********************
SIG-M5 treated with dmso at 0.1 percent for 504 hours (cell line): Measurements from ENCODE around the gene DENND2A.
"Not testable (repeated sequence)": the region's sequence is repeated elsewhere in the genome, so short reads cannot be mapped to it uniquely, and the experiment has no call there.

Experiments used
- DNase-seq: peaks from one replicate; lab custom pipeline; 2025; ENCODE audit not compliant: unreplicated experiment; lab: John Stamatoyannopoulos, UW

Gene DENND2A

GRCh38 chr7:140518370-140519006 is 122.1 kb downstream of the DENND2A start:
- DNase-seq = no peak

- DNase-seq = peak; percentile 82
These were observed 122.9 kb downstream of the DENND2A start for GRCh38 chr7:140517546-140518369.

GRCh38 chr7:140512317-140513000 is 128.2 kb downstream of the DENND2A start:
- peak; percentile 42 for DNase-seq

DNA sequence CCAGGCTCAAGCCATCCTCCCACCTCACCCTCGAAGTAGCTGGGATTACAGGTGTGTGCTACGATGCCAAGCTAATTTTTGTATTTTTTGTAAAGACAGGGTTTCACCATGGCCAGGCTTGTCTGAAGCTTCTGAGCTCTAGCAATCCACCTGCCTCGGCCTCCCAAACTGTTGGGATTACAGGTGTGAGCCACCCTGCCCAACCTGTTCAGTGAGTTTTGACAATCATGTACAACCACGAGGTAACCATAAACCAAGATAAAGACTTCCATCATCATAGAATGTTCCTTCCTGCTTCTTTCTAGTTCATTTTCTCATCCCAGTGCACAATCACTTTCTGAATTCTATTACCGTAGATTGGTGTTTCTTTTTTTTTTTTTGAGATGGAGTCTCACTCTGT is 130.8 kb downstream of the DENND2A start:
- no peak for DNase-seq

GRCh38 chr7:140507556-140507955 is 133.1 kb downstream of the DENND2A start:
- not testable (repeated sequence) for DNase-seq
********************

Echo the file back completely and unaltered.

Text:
SIG-M5 treated with dmso at 0.1 percent for 504 hours (cell line): Measurements from ENCODE around the gene DENND2A.
"Not testable (repeated sequence)": the region's sequence is repeated elsewhere in the genome, so short reads cannot be mapped to it uniquely, and the experiment has no call there.

Experiments used
- DNase-seq: peaks from one replicate; lab custom pipeline; 2025; ENCODE audit not compliant: unreplicated experiment; lab: John Stamatoyannopoulos, UW

Gene DENND2A

GRCh38 chr7:140518370-140519006 is 122.1 kb downstream of the DENND2A start:
- DNase-seq = no peak

- DNase-seq = peak; percentile 82
These were observed 122.9 kb downstream of the DENND2A start for GRCh38 chr7:140517546-140518369.

GRCh38 chr7:140512317-140513000 is 128.2 kb downstream of the DENND2A start:
- peak; percentile 42 for DNase-seq

DNA sequence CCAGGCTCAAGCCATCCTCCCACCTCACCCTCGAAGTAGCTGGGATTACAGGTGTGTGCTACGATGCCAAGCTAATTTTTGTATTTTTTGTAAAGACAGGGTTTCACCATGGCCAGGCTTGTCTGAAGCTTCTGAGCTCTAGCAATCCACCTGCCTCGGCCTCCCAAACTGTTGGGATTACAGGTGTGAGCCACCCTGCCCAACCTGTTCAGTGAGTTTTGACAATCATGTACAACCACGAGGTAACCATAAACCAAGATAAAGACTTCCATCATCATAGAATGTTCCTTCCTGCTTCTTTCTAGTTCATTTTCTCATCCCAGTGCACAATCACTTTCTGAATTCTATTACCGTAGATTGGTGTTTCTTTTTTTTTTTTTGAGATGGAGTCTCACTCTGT is 130.8 kb downstream of the DENND2A start:
- no peak for DNase-seq

GRCh38 chr7:140507556-140507955 is 133.1 kb downstream of the DENND2A start:
- not testable (repeated sequence) for DNase-seq